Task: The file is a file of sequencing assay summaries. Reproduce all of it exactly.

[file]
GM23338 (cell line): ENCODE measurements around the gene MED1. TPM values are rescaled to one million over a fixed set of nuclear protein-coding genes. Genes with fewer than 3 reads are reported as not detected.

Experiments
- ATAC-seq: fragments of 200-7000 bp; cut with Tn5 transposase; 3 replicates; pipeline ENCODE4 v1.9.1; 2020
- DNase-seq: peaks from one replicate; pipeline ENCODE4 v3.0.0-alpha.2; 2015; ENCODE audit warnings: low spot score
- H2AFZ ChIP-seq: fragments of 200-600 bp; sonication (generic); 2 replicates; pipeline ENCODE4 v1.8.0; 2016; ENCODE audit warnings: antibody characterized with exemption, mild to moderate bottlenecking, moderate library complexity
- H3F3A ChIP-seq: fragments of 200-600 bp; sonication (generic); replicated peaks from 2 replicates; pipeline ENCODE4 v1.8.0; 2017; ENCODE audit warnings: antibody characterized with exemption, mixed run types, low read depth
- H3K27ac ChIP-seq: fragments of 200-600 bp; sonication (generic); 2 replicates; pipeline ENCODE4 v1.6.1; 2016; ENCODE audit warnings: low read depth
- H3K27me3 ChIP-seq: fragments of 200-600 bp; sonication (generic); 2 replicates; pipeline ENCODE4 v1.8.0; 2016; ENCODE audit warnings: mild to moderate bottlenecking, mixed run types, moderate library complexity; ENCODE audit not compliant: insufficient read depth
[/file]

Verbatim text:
GM23338 (cell line): ENCODE measurements around the gene MED1. TPM values are rescaled to one million over a fixed set of nuclear protein-coding genes. Genes with fewer than 3 reads are reported as not detected.

Experiments
- ATAC-seq: fragments of 200-7000 bp; cut with Tn5 transposase; 3 replicates; pipeline ENCODE4 v1.9.1; 2020
- DNase-seq: peaks from one replicate; pipeline ENCODE4 v3.0.0-alpha.2; 2015; ENCODE audit warnings: low spot score
- H2AFZ ChIP-seq: fragments of 200-600 bp; sonication (generic); 2 replicates; pipeline ENCODE4 v1.8.0; 2016; ENCODE audit warnings: antibody characterized with exemption, mild to moderate bottlenecking, moderate library complexity
- H3F3A ChIP-seq: fragments of 200-600 bp; sonication (generic); replicated peaks from 2 replicates; pipeline ENCODE4 v1.8.0; 2017; ENCODE audit warnings: antibody characterized with exemption, mixed run types, low read depth
- H3K27ac ChIP-seq: fragments of 200-600 bp; sonication (generic); 2 replicates; pipeline ENCODE4 v1.6.1; 2016; ENCODE audit warnings: low read depth
- H3K27me3 ChIP-seq: fragments of 200-600 bp; sonication (generic); 2 replicates; pipeline ENCODE4 v1.8.0; 2016; ENCODE audit warnings: mild to moderate bottlenecking, mixed run types, moderate library complexity; ENCODE audit not compliant: insufficient read depth